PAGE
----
Feiwel & Friends
Oh holy lord how I have waited to read this book. Two of my FAVORITE things are science fiction and fairy tales. And Cinder is written by a woman who is the melding of the Brothers Grimm and Orson Scott Card*. Since I read a review in Booklist back in the fall I’ve been DYING to read this book. It just sounds so good! And it was. I only have one teeny tiny little qualm with it, but I’ll get to that later. Let’s talk about it’s awesomeness first, shall we?
Cinder is a cyborg – she’s part human, part machine, and she also happens to be an orphan. Her adoptive father has passed away, and she now lives with her adoptive “step”mother, who never wanted her in the first place, and her two stepsisters: Peony, who loves her dearly, and Pearl, who is repulsed by her cyborg-ness. Cinder also happens to be an extremely talented mechanic, which comes in handy since her stepmother is more interested in making her daughters look beautiful (and possibly, hopefully, marrying them off to wonderful men who will provide for her).
Cinder’s mechanic skills are what cause her to meet Prince Kai, who, of course, is much more handsome in person. Prince Kai has an android that recently malfunctioned and needs Cinder to fix it for him. Cue complicated love story: Prince Kai doesn’t know Cinder is cyborg, so she’s torn whenever he flirts with her because she’s sure he wouldn’t be interested in her if he knew she wasn’t completely human.
Another plot twist comes along when Peony catches a deadly plague-like disease called Leutmosis. Cinder’s stepmother blames her and sells her for scientific research. None of the cyborgs who have volunteered (or been drafted) have survived the testing as of yet, so Cinder goes to the research center, certain she will die. Enter plot twist #2: Cinder turns out to be immune.
Plot twist #3 arrives in the form of a crazy queen of the moon (I always wanted to be queen of the moon when I was a kid…). Queen Levana, and most of the people who live on the moon (“Lunars”) have the ability to “glamour” – or mind control anyone in their presence. It’s possible to resist their control, but it takes lots of practice, and guts – once Levana knows she can’t control you, she has you killed. Nice lady. Anyway, Kai basically has to marry Levana or she’s going to wage war on earth, and earth will lose.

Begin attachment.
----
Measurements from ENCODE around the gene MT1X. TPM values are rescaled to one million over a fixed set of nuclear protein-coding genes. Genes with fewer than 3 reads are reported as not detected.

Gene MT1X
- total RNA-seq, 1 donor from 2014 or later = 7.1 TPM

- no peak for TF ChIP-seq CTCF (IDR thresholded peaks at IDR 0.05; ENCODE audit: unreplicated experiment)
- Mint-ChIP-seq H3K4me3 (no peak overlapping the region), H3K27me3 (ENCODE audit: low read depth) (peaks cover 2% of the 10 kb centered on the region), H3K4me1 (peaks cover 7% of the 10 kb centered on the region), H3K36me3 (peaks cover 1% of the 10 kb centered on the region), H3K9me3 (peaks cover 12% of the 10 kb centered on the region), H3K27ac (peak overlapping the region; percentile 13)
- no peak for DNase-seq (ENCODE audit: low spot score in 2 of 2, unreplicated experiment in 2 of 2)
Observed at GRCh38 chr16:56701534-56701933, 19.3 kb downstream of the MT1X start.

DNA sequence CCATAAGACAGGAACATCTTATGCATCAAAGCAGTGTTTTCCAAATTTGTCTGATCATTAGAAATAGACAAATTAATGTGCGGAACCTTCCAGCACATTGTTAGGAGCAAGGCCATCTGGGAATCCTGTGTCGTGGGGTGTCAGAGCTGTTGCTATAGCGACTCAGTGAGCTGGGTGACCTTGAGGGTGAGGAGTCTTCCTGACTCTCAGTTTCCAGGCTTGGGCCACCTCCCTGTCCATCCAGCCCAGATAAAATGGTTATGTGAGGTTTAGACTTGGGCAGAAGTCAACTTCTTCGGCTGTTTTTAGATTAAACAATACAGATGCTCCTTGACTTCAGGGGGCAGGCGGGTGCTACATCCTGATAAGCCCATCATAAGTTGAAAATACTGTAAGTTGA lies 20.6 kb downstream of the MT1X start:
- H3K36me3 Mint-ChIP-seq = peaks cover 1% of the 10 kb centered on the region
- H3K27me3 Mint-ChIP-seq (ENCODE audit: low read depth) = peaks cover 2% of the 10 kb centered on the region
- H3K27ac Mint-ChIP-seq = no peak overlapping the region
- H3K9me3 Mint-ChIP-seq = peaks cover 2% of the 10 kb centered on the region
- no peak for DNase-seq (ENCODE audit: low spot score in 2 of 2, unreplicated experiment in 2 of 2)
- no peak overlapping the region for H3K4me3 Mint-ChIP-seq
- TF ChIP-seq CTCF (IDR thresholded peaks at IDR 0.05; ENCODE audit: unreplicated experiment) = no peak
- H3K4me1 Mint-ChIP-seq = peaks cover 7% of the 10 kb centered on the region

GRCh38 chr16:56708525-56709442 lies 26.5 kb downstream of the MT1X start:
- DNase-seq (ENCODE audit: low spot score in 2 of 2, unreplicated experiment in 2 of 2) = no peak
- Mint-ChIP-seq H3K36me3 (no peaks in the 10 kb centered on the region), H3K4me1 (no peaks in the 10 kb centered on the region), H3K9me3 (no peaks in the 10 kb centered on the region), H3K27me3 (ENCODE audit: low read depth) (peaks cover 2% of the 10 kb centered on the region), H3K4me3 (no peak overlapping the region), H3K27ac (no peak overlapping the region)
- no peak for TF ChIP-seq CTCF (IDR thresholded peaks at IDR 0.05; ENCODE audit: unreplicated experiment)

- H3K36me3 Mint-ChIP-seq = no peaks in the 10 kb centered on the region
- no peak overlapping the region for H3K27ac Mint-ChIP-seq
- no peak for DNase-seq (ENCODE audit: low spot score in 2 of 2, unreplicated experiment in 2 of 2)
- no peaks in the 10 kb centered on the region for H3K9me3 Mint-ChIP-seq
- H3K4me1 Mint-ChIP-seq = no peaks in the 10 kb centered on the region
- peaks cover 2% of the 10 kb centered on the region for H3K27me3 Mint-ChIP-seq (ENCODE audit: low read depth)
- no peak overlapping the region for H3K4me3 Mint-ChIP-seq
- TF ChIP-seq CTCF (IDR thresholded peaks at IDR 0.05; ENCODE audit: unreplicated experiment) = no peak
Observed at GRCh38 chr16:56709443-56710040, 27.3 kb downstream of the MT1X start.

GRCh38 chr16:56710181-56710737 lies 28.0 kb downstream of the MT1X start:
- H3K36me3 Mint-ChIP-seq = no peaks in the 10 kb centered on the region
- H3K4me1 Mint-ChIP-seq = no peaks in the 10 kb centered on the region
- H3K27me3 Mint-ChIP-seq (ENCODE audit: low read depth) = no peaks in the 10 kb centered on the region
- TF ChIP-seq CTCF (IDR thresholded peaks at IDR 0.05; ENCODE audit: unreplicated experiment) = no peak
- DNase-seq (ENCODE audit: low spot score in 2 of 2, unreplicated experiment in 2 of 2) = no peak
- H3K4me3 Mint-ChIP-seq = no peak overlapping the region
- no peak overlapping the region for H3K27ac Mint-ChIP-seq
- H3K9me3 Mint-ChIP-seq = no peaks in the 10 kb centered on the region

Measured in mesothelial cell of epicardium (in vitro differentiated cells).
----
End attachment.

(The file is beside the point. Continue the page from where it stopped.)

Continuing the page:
What I loved about the book is that it is so creative and ingenious - I truly love it when author’s take ancient tales and retell them. I think it adds layers to our years of reading experience. I loved that Cinder was independent, strong willed and smart. I also loved that she had a freakin’ lie detector embedded in her eye! Talk about handy...
What I did not love was the ending. You all know how picky I am about endings. I do not like it when books end clearly needing a sequel. Cinder doesn’t really have an end. It’s almost as if Meyer’s editor said “hmm…a 600 page YA novel? Methinks not, let’s split that bad-boy into a novel or two.” The next book in the Lunar series will literally have to pick up exactly where Cinder left off. As I finished all I could think was “this cannot be the last page!” but, it was.
I would still recommend Cinder to any fan of sci-fi or fairytales. Like I said, it’s a great take on a classic tale, it’s completely middle school appropriate in both content and reading level, and it is a very fun read. Unfortunately, the ending has turned me off to the rest of the series.
Remember? I'm picky.
*Since she’s female I couldn’t say something catchy like “she’s the love child of the Brothers Grimm and Orson Scott Card”, but that’s definitely what I think.